CLAMAN: But, Doctor ... I was going to say that everybody talks about I don’t want the government coming between me and my doctor, I’ll tell you who’s already come between me and my doctor, and that’s my insurance company in the past. So, you know, where’s the culpability for insurance companies as well? And how do we get all entities together to start really start offering the right thing at a fairer price?
RUBIN: Well, that’s another reason why we’re hearing in Washington. The two primary stakeholders here that have been left out of the dialogue are patients and doctors. And that’s why we’re here. We’re here to tell the President and members of Congress we’re the guys in the trenches. The AMA does not speak for a majority of practicing physicians. They only represent 17 percent of the doctors out there, and most of those people are retired or medical students or in academics. We have solutions. Let’s all sit down, slow up the rhetoric. This is a process. It’s very complicated. And let’s do it right. There’s a right way and a wrong way, and the wrong way is to do a politically expedient form of legislation, which is what Congress is doing right now. Let’s all get together, slow it down, there’s no rush. But let’s have meaningful, sustainable reform...
ASMAN: Let’s be specific about what that reform is. Liz put her finger right on it. It’s getting the middle man out, whether the middle man is the insurance company, Medicare, Medicaid, or, God knows, this public option. How do you do that? How do you get the middle men out and just develop that better relationship between the doctor and the patient?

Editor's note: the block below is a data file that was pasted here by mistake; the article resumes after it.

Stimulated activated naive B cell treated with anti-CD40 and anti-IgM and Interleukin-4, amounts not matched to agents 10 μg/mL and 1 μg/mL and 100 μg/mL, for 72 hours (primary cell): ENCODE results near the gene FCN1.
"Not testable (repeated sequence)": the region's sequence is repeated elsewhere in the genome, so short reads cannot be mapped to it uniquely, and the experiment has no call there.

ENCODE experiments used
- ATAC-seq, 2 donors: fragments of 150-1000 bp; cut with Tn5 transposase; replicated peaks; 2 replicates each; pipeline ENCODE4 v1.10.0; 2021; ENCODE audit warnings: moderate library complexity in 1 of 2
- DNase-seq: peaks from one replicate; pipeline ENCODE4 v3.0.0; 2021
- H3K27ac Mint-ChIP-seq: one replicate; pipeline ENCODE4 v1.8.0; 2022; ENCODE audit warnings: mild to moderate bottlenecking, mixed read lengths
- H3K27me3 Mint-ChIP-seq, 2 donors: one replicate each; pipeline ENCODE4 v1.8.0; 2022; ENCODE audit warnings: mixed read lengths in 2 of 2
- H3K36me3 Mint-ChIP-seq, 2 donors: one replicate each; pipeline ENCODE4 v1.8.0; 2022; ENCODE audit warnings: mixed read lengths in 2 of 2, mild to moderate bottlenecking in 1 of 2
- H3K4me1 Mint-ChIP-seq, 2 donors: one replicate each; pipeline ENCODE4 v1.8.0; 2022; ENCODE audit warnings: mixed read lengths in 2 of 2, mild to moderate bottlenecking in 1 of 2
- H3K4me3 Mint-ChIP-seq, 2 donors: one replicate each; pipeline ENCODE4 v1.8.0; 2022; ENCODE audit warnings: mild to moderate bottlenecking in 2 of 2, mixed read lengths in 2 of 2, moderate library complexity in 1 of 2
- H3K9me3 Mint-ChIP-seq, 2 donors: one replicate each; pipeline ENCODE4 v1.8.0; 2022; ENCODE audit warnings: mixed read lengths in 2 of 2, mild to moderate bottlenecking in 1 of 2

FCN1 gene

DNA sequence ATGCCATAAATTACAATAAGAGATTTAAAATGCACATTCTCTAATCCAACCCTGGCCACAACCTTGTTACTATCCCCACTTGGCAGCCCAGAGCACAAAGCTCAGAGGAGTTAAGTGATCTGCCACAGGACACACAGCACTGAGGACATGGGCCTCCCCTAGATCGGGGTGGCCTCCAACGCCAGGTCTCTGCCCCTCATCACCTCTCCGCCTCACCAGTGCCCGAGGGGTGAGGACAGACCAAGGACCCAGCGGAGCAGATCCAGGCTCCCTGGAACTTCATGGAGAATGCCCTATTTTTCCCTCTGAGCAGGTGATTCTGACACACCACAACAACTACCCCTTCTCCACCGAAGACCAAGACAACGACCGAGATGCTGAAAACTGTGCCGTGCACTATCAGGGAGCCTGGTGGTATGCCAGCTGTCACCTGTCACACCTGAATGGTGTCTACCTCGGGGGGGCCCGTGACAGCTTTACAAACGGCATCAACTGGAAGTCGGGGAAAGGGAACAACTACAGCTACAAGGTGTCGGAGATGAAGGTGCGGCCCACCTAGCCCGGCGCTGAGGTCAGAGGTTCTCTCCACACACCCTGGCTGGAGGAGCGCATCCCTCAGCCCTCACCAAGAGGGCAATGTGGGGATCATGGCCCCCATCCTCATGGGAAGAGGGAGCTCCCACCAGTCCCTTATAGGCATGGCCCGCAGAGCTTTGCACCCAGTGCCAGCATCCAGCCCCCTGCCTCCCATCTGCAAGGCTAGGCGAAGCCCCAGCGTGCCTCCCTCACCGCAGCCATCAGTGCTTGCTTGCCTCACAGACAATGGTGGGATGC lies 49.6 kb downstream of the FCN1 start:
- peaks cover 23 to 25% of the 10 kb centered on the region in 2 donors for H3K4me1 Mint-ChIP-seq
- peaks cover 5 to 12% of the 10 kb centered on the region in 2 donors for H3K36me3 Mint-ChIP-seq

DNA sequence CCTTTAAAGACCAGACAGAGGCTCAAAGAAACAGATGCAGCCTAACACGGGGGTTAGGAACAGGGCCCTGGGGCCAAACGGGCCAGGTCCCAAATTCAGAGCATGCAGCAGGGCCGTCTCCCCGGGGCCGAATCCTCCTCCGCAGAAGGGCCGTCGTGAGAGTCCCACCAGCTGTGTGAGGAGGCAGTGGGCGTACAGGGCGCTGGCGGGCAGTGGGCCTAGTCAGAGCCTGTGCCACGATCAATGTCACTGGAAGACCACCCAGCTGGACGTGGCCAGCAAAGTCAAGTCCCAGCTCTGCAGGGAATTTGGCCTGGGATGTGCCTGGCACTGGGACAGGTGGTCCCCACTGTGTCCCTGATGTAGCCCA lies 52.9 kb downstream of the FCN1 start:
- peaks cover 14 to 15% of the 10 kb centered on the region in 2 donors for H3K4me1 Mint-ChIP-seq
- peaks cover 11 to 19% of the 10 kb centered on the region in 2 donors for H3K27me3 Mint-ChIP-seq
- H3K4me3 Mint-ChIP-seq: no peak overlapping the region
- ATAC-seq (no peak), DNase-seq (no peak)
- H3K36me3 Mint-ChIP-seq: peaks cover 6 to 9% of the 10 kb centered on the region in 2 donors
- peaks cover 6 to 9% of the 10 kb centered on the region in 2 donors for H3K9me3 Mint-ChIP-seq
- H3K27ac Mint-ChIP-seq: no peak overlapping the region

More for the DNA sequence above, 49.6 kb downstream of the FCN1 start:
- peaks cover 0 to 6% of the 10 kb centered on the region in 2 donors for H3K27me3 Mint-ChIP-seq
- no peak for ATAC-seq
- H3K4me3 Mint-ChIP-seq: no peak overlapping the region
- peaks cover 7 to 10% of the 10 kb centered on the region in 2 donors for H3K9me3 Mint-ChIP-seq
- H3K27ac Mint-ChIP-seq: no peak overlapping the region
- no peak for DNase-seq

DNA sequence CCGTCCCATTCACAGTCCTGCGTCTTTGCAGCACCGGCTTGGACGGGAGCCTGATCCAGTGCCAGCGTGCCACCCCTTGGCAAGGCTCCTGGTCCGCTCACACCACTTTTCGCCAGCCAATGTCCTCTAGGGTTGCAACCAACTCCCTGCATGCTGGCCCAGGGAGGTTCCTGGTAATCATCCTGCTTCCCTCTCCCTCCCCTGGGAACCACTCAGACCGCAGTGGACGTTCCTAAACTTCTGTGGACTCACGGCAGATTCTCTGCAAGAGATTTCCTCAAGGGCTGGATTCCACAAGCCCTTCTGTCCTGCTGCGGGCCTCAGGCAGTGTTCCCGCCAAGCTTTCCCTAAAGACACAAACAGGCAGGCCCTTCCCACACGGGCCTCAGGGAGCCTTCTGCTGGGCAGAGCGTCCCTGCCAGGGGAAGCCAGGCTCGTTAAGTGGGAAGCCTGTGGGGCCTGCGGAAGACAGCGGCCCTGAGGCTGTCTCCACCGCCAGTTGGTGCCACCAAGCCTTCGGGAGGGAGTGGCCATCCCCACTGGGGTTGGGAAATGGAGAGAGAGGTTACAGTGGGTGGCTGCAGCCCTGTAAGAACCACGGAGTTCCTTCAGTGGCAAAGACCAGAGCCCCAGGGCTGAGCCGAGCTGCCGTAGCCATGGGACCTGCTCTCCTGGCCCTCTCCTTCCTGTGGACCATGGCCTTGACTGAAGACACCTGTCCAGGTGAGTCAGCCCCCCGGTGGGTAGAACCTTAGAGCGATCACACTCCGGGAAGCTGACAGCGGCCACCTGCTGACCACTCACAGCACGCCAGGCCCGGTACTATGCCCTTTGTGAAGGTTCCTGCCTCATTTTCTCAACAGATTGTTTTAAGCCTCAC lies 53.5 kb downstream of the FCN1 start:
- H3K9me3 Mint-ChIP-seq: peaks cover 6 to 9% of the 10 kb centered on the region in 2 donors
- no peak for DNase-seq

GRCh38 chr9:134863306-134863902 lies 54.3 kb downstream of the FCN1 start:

RUBIN: Well, first thing we need to do is to repeal the McCairn-Ferguson Act, which is an obscure ruling that I think went into law like in the 1960s which basically exempts insurance companies from anti-trust laws. So insurance companies can dominate the market and create a monopoly or an oligopoly because they’re allowed to collude and discuss prices with each other. That’s something that other businesses – especially doctors – cannot do. So, right there, that drives up the cost of premiums. So, of course, we need to promote competition. And you promote competition by eliminating that rule, for one, and two, allow patients, drop the state barriers to buying insurance. I live in Georgia. I don’t really want all the mandates around those policies. I know what’s best for my family. You know what’s best for yours. Allow us to drop the state boundaries to purchase insurance and allow people to pool their risk and shop on the open market across the entire country. And that will do a couple of things. It will uncouple insurance from the workplace and allow it to be portable. And these are things that will allow patients to have more freedom of choice and will certainly bring down the costs. And there’s other issues, too. We can’t even honestly, intellectually, have this debate without discussing tort reform at the same time because the cost of defensive medicine and the cost of the premiums we pay each year, doctors and hospitals, amounts to $400 billion a year.